Quotation by Siddhãrtha Gautama (Buddha):
"Do not believe in anything simply because you have heard it.
Do not believe in anything simply because it is spoken and rumored by many.
Do not believe in anything simply because it is found written in your religious books.
Do not believe in anything merely on the authority of your teachers and elders.
Do not believe in traditions simply because they have been handed down for many generations.
But after observation and analysis, when you find that anything agrees with reason and is conducive to the good and benefit of one and all, then accept it and live up to it."
The central figure in the formation of modern Sinhalese Buddhist nationalism was the Buddhist revivalist Anagarika Dharmapala (1864–1933), who has been described as "the father of modern Sinhalese Buddhist nationalism".  Dharmapala was hostile to all things un-Sinhalese and non-Buddhist. He insisted that the Sinhalese were racially pure and superior Aryans while the Dravidian Tamils were inferior.   He popularized the impression that Tamils and Sinhalese had been deadly enemies in Sri Lanka for nearly 2,000 years by quoting the Mahavamsa passages that depicted Tamils as pagan invaders.  He characterized the Tamils as "fiercely antagonistic to Buddhism".  He also expressed intolerance toward the island's Muslim minorities and other religions in general.  Dharmapala also fostered Sinhalese Buddhist nationalism in the spirit of the King Dutthagamani who "rescued Buddhism and our nationalism from oblivion" and stated explicitly that the Island belongs to the Sinhalese Buddhists.  Dharmapala has been blamed for laying the groundwork for subsequent Sinhalese Buddhists nationalists to create an ethnocentric state  and for hostility to be directed against minorities unwilling to accept such a state.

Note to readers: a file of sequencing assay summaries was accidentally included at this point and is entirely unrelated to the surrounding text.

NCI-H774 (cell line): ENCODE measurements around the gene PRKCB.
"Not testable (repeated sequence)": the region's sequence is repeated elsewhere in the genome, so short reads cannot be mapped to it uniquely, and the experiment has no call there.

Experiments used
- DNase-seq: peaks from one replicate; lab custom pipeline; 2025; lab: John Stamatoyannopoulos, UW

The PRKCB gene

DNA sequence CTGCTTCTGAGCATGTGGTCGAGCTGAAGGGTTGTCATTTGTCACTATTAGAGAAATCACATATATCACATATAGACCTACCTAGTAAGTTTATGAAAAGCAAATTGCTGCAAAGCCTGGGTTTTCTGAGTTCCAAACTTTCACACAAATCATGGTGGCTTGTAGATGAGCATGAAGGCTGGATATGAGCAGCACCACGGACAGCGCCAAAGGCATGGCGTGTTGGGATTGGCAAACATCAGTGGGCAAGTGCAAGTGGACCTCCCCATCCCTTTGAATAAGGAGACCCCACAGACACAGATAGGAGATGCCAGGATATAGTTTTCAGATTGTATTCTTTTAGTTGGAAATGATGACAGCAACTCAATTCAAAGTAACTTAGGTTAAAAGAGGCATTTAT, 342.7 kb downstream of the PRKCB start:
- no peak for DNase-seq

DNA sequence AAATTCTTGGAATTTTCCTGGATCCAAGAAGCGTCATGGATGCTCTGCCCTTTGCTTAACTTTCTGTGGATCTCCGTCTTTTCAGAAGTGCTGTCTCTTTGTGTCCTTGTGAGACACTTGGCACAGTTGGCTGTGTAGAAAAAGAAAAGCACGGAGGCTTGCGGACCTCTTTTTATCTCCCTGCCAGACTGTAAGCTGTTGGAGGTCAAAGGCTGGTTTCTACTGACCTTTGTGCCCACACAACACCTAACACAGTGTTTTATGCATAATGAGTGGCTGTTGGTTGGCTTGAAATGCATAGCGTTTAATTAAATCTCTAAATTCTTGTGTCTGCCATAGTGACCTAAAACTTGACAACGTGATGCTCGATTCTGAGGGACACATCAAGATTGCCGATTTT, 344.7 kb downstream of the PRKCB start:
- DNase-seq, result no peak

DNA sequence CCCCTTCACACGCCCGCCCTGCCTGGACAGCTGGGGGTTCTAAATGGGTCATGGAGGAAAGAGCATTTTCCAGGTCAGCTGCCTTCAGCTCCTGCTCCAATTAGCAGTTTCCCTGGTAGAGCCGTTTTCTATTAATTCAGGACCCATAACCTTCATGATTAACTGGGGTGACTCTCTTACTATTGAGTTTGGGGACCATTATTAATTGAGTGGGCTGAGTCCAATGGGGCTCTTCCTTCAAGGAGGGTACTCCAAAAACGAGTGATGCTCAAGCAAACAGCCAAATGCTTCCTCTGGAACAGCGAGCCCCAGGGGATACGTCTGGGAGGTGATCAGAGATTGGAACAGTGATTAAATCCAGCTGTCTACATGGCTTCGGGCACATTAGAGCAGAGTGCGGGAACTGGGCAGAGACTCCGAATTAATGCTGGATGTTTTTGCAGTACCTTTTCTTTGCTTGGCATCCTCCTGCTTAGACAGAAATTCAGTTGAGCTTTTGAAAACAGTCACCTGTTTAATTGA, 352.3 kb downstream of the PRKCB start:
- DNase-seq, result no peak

Abortion debates, especially pertaining to abortion laws , are often spearheaded by advocacy groups belonging to one of two camps. In the United States , most often those in favor of legal prohibition of abortion describe themselves as "pro-life" while those against legal restrictions on abortion describe themselves as "pro-choice." Both are used to indicate the central principles in arguments for and against abortion: "Is the fetus a human being with a fundamental right to life ?" for pro-life advocates, and, for those who are pro-choice, "Does a woman have the right to choose whether or not to continue a pregnancy?"